“Criticism is something we can avoid easily by saying nothing, doing nothing, and being nothing.”
This is clearly untrue, right? There is no way that in the land of the free where free speech is written into the very first amendment of the constitution right after a clause guaranteeing the free exercise of religion, that pastors are being censored! You might be thinking I am some wacko "right wing evangelical extremist" who saw a story on my Facebook news feed and I didn't bother to check the sources.
Well, I'm not reacting to anything I saw on Facebook or any other social media source. This isn't about a recent story like the Mayor of Houston demanding sermons from pastors, but that story did inspire me to think about some of the laws on the books regarding pastors and speech. As far as being a "right wing evangelical extremist", I'll let you decide. Whatever the labels, hear me out.
Prior to 1954 churches regularly addressed the issue of politics. Some churches made the decision to openly endorse certain candidates for political office. In fact, the churches involvement and willingness to address social ills has often led to reform. Slavery came to an end in this country because of the voice of Christian preachers like John Wesley who said, "Give liberty to whom liberty is due, that is, to every child of man, to every partaker of human nature. Let none serve you but by his own act and deed, by his own voluntary action. Away with all whips, all chains, all compulsion. Be gentle toward all men; and see that you invariably do with every one as you would he should do unto you." In 1790 James Dana delivered a sermon deriding slavery and its practice. Of course there were many sermons like that of James Dana. Who would want to limit such speech?
What happened in 1954 that changed all this? LBJ (President Lyndon Johnson) proposed a bill while he was in the senate limiting the speech that comes from America's pulpit. Many pastors and churches believe that it is unwise to endorse candidates. As a result, the push back over the last 60 years has been limited. I myself think it is generally unwise to endorse candidates from the pulpit, but could there be a context where addressing a particular candidate would be appropriate?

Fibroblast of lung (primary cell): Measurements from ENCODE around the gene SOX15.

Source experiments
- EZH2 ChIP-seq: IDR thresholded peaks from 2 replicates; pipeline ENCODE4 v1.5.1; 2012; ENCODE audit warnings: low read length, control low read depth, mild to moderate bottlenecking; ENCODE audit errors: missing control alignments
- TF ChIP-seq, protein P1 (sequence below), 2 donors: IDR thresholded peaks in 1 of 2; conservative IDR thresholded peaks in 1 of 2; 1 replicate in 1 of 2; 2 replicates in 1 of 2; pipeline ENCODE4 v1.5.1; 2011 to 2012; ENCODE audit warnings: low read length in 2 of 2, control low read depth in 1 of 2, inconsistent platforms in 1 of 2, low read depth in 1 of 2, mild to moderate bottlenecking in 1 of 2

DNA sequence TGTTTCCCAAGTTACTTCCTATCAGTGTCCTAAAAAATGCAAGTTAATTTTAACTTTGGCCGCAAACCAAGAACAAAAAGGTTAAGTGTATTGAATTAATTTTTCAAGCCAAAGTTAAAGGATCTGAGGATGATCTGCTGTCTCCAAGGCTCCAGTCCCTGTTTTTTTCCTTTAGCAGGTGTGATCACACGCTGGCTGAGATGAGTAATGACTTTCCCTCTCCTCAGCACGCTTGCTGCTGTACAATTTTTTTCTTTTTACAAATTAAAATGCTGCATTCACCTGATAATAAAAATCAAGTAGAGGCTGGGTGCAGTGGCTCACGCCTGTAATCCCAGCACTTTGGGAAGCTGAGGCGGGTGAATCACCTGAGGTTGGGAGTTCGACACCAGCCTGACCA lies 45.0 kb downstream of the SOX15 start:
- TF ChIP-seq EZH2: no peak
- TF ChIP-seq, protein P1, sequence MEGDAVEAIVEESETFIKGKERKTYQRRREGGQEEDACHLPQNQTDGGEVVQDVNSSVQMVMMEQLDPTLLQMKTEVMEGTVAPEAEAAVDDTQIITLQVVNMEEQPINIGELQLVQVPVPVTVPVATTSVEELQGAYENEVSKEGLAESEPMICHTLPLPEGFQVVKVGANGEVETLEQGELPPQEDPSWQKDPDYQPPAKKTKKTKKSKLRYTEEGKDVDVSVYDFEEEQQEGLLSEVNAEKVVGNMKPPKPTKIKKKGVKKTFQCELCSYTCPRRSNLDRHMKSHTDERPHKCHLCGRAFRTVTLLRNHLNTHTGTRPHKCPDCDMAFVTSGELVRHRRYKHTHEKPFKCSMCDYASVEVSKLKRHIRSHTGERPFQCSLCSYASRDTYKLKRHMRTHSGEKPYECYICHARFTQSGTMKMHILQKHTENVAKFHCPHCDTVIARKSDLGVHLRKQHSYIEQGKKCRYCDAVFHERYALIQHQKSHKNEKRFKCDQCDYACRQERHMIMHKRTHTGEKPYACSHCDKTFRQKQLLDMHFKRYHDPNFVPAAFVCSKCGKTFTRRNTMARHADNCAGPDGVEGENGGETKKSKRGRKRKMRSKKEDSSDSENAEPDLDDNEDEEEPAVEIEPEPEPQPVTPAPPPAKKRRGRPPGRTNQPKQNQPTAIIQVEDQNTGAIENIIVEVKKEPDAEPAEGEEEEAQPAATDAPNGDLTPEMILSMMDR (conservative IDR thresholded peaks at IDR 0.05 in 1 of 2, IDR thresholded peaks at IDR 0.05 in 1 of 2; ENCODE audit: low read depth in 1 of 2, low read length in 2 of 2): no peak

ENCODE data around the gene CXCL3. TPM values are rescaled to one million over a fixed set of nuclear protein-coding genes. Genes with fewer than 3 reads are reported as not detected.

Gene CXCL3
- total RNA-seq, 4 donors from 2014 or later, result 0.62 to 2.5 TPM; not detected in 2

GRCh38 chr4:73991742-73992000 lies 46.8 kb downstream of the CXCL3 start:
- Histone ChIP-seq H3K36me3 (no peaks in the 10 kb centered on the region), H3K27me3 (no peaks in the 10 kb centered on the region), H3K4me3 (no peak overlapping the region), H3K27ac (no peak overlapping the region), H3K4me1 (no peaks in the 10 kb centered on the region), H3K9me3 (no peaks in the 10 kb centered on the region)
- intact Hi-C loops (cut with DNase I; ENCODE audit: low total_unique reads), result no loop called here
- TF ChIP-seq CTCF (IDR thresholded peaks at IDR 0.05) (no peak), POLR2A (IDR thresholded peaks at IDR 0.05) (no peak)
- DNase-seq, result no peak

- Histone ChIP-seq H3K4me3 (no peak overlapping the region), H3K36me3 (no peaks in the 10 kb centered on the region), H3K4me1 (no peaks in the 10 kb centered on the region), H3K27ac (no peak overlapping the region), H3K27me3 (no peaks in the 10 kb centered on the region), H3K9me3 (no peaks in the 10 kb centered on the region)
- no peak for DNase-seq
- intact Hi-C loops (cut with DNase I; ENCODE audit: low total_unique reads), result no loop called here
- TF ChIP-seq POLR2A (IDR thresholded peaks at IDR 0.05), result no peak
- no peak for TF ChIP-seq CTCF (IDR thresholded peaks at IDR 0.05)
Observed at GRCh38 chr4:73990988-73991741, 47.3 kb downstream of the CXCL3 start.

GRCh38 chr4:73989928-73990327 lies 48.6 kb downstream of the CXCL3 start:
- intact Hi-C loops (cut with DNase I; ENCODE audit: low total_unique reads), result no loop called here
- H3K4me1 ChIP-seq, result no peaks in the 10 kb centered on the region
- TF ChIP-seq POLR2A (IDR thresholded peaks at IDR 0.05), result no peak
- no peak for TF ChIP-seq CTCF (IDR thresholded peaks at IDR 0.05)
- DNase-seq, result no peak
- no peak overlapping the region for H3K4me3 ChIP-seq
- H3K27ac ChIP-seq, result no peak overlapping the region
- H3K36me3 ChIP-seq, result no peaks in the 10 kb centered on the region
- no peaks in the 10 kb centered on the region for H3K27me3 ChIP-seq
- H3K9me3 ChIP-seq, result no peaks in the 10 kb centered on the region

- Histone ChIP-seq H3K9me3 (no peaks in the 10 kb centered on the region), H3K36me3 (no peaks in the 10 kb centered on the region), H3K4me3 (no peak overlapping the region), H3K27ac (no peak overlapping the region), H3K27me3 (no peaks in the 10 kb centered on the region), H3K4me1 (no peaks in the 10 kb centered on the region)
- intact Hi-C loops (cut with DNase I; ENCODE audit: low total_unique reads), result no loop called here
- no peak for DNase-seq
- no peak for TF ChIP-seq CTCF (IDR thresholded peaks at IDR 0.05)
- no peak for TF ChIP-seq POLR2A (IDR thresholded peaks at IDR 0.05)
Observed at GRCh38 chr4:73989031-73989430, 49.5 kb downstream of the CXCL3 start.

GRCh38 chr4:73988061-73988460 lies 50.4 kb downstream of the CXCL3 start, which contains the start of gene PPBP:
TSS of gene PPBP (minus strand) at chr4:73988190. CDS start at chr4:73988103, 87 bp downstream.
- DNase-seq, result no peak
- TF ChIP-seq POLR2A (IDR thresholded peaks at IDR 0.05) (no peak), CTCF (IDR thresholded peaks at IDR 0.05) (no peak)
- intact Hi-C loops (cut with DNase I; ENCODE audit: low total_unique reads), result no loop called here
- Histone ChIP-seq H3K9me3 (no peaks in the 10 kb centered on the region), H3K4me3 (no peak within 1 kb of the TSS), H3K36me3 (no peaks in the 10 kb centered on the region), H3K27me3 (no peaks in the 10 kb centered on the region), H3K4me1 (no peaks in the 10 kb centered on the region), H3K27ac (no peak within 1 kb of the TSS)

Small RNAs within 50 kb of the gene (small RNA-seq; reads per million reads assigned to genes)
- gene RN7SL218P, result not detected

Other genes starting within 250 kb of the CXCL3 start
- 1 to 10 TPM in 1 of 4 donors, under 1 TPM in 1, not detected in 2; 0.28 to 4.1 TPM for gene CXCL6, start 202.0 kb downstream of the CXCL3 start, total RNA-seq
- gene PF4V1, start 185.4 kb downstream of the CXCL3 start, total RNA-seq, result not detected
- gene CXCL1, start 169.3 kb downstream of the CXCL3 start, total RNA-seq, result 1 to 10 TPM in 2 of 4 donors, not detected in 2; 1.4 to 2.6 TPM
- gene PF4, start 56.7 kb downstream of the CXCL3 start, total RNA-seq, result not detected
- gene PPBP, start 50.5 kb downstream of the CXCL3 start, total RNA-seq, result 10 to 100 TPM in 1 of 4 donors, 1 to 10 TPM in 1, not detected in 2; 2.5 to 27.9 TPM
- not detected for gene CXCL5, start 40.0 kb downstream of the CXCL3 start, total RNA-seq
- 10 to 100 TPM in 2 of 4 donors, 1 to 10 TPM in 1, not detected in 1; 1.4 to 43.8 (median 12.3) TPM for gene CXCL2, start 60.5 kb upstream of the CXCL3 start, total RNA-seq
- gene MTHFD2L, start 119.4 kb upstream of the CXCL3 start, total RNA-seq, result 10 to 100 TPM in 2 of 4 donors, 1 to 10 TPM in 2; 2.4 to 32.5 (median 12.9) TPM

The short answer is yes, there could be many. For example, a not too far fetched hypothetical situation where addressing a particular candidate would be appropriate is this: if a particular candidate were to run who had previously supported bills that might demand churches and pastors perform same sex weddings, it would be very appropriate for pastors to speak against this candidate, and to do so in a sermon. Is that it? No, another not too far fetched hypothetical would be if a Muslim candidate in Dearborn, Michigan were running for office with the intent of instituting Sharia law. Dearborn has a significant Muslim population. In such a case it may be wise for a church to speak against a political candidate. If Churches had free speech, there are still more benefits.
Generally speaking churches promote moral behavior in society. As the law is right now, a church is not able to speak against candidates who are corrupt and behaving in immoral manners. If churches had the ability to speak against candidates, it may be the case that they would behave better out of fear that that pastors might condemn their behavior and harm their chances of reelection. I wouldn't get my hope up too high, but it might help a little.
The law passed in 1954 ought to be repealed for many reasons, but the first is that it is unconstitutional. The first amendment makes no distinction between for profit and not for profit organizations. Second, there are very real scenarios where it would be appropriate for churches to engage in such things. Third, there are too many issues that the Bible addresses that are considered political.
John Byrne is a pastor who has been spouting off his opinions his entire life (just ask his mom). This little blog is his venue for continuing in this tradition.